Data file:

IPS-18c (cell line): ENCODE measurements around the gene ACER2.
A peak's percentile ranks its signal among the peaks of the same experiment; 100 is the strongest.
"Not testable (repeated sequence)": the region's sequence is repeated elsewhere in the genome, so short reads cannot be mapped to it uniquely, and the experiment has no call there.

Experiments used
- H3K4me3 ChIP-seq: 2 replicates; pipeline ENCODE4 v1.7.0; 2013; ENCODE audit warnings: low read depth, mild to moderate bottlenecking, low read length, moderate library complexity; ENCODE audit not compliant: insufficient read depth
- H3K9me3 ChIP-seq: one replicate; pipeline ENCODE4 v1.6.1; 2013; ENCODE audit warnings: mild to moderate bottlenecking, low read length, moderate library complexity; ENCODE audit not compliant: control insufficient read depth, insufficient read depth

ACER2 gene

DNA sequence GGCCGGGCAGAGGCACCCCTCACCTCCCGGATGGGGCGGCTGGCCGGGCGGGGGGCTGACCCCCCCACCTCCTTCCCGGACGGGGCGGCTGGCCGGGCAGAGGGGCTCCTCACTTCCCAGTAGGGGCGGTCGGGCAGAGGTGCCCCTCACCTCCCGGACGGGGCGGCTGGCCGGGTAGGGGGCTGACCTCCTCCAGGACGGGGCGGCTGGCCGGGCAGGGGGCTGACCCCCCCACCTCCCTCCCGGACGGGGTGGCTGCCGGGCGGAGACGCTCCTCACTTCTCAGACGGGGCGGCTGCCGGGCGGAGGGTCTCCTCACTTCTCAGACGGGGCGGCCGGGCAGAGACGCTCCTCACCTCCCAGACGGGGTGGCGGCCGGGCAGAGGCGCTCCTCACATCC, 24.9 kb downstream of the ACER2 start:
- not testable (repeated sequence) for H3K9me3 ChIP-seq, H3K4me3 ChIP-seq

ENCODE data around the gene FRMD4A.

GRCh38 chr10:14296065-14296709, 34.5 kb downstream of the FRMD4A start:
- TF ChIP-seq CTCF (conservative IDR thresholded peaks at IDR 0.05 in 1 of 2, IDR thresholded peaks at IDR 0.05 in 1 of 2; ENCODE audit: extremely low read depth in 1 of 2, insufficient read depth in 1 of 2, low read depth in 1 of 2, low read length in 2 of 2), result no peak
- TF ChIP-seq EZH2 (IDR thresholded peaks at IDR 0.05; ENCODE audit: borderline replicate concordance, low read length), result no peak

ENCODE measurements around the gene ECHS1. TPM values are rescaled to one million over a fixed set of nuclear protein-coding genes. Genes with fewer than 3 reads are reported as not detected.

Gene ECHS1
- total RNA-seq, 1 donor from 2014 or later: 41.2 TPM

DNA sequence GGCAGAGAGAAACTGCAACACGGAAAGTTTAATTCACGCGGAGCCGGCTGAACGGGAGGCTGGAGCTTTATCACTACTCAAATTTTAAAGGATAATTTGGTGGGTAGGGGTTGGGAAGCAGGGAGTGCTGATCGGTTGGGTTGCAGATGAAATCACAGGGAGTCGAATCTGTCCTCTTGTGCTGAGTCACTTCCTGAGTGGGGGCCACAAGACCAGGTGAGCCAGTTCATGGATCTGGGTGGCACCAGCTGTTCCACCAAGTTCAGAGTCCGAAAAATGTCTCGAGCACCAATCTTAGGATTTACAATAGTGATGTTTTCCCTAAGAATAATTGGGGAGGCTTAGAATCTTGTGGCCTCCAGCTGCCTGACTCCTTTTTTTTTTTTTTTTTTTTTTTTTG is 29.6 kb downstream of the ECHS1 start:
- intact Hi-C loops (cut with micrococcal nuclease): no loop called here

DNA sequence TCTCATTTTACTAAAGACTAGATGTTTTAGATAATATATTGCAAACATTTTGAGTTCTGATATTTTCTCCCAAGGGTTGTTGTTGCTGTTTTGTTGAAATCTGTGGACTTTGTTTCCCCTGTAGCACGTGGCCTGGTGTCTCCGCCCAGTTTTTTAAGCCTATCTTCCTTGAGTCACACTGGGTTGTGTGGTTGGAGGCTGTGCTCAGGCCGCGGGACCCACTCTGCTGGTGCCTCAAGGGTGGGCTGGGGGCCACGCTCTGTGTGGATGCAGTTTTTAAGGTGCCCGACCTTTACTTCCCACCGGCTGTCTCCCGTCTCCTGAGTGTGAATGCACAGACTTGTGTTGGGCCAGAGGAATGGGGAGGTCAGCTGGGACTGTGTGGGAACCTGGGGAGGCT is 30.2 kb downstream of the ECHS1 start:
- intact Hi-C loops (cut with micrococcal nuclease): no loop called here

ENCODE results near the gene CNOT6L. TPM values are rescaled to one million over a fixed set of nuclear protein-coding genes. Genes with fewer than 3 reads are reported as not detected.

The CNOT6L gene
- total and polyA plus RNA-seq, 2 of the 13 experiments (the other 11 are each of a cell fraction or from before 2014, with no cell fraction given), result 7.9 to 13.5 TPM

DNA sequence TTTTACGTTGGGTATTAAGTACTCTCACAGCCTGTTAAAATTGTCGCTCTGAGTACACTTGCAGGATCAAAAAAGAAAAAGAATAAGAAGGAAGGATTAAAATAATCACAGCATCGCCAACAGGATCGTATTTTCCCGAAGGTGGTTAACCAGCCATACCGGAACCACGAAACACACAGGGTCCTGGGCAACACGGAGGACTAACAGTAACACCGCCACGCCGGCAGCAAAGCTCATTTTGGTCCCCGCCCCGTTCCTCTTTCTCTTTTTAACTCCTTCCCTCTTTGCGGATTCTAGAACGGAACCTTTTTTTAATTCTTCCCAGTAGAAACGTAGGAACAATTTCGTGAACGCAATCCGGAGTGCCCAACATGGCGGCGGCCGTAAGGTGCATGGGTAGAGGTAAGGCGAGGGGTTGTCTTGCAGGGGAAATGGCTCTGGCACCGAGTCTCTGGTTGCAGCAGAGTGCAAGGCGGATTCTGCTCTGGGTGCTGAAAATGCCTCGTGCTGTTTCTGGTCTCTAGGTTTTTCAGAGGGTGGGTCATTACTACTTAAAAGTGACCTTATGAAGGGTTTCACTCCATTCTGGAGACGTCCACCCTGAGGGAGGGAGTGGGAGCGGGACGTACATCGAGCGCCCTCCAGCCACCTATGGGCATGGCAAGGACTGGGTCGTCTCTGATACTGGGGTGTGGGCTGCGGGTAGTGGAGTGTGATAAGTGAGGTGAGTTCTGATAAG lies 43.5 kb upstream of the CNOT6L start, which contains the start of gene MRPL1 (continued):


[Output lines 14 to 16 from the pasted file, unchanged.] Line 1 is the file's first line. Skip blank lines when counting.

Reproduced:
ENCODE measurements around the gene ECHS1. TPM values are rescaled to one million over a fixed set of nuclear protein-coding genes. Genes with fewer than 3 reads are reported as not detected.

Gene ECHS1
- total RNA-seq, 1 donor from 2014 or later: 41.2 TPM